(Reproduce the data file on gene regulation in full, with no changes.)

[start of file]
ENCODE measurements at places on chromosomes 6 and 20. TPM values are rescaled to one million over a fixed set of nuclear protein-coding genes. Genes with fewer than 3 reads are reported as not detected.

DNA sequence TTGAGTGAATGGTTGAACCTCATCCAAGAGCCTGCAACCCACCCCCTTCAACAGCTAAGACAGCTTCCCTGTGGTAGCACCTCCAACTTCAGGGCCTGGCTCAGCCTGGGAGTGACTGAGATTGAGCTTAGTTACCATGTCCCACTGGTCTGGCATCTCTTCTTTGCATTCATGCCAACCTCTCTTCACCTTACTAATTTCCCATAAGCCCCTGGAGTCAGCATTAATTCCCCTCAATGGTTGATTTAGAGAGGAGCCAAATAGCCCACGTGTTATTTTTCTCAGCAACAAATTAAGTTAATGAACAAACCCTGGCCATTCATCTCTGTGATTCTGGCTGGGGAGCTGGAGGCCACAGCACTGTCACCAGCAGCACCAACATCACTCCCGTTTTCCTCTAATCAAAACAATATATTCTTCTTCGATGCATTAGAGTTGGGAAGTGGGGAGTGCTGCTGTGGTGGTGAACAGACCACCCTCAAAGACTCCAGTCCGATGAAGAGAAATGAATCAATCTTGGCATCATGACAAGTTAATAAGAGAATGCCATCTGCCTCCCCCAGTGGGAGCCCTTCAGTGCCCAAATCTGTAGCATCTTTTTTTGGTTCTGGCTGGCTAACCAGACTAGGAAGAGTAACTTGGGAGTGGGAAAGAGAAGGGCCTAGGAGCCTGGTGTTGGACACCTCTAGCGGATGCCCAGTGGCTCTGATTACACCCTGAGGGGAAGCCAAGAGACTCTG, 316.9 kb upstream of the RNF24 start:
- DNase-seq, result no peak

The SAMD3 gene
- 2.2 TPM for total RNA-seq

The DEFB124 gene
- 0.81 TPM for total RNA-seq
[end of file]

ENCODE measurements at places on chromosomes 6 and 20. TPM values are rescaled to one million over a fixed set of nuclear protein-coding genes. Genes with fewer than 3 reads are reported as not detected.

DNA sequence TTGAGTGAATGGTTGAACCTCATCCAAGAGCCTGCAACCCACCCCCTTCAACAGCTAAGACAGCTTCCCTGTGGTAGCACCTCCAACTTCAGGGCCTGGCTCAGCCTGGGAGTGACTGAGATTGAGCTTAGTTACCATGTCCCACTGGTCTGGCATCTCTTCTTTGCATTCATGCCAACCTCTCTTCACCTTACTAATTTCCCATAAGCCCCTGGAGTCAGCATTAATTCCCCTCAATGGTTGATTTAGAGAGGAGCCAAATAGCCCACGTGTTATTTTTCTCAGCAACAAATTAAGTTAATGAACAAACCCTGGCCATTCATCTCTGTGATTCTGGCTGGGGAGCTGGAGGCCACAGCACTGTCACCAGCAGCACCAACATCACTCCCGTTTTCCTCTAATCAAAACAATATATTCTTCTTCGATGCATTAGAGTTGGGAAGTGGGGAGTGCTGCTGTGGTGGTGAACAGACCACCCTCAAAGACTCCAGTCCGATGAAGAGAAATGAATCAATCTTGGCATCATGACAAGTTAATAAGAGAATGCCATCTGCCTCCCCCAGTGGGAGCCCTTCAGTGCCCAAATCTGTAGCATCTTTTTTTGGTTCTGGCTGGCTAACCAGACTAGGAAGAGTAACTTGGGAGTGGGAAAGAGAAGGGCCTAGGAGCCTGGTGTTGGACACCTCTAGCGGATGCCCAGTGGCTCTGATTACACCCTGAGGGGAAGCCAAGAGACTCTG, 316.9 kb upstream of the RNF24 start:
- DNase-seq, result no peak

The SAMD3 gene
- 2.2 TPM for total RNA-seq

The DEFB124 gene
- 0.81 TPM for total RNA-seq